The freeze thaw pattern

Francis Galiegue edited this page Jun 19, 2013 · 4 revisions
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Introduction

The builder pattern is a very useful pattern; builder classes generally returning this on mutation methods, it allows to write very fluent and expressive code.

Among its advantages:

  • argument sanity checking is done in the builder, not in the constructor of the "final product";
  • easy to generate immutable instances;
  • method names are meaningful;
  • can generate subclasses of a base class.

Some hypothetical code would be:

final MyObject o = MyObject.newBuilder()
    .setParam1(value1)
    .setParam2(value2)
    .etc().etc().build();

However, unless you create a bean with a builder (which really destroys the reason for a builder in the first place), the immutability of generated instances can be a problem. This is where the freeze/thaw pattern comes in.

Freeze/thaw: an extended builder pattern

The freeze/thaw pattern extends the builder so that from a generated instance, you can obtain a builder back with all values of the frozen object already configured. In this pattern:

  • the builder is the "thawed" side of the pattern, which can be modified; it can create frozen instances;
  • the created instance is the "frozen" side of the pattern, which is immutable; it can create thawed instances.

This package provides two interfaces for these:

// Frozen
@Immutable
public interface Frozen<T extends Thawed<? extends Frozen<T>>>
{
    /**
     * Return a thawed representation of this frozen object.
     *
     * @return a thawed object
     */
    T thaw();
}

// Thawed
@NotThreadSafe
public interface Thawed<F extends Frozen<? extends Thawed<F>>>
{
    /**
     * Obtain a frozen representation of this thawed object
     *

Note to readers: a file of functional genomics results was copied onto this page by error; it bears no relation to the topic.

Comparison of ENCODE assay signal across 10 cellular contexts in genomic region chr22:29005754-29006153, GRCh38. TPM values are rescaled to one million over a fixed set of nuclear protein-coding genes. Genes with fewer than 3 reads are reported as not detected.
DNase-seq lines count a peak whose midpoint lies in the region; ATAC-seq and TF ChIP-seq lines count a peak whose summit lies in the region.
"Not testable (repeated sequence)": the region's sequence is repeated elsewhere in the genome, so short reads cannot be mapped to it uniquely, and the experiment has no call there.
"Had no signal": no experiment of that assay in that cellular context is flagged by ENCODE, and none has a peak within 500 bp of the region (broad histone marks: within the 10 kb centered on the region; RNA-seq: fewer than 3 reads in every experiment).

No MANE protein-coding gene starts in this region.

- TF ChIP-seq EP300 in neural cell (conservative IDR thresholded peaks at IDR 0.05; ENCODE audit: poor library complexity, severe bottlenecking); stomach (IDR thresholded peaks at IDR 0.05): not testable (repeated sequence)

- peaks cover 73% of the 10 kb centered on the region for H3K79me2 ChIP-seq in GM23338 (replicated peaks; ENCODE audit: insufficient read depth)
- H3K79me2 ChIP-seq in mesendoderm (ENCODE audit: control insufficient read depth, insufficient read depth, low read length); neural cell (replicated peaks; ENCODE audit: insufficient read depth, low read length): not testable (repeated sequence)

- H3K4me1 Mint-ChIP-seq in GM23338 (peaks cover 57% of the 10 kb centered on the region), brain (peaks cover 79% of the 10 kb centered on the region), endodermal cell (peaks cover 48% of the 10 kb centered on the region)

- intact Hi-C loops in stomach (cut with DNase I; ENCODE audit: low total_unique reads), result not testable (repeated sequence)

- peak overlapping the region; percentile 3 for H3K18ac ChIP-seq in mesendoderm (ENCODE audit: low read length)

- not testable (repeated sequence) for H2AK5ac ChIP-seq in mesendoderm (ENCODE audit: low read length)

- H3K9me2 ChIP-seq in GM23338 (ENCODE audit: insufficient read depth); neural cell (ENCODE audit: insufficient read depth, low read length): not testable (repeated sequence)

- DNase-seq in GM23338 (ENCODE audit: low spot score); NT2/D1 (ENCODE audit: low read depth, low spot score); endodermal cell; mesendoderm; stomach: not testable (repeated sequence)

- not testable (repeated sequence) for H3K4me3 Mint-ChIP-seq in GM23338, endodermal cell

* @return a frozen, immutable object
     */
    F freeze();
}

The annotations (they are JSR 305 annotations) further refine the contract:

  • frozen instances should always be immutable; that is, you will never have setters on them, they will preferably be final, etc etc;
  • thawed instances offer no guarantee of thread safety.

The code sample above could be therefore modified as this:

final MyObject o1 = MyObject.newBuilder()
    .setParam1(value1)
    .setParam2(value2)
    .etc().etc().freeze();

final MyObject o2 = o1.thaw()
    .setParam1(value1)
    .setParam2(value2)
    .etc().etc().freeze();

Sample implementation

This is a simplified implementation of an hypothetical Employee class:

@Immutable
public final class Employee
    implements Frozen<Builder>
{
    // All instance variables are final
    private final int salary;

    // No public constructor, but you could define one if you wanted

    private Employee(Builder builder)
    {
        salary = builder.salary;
    }

    // Method to return a new builder for this class
    public static Builder newBuilder()
    {
        return new Builder();
    }

    @Override
    public Builder thaw()
    {
        return new Builder(this);
    }

    // The builder class
    @NotThreadSafe
    public static final class Builder
        implements Thawed<Employee>
    {
        private int salary;

        // This constructor could be made public
        private Builder()
        {
        }

        // This one as well
        private Builder(Employee employee)
        {
            salary = employee.salary;
        }

        public Builder withSalary(int salary)
        {
            this.salary = salary;
            return this;
        }

        @Override
        public Employee freeze()
        {
            return new Employee(this);
        }
    }
}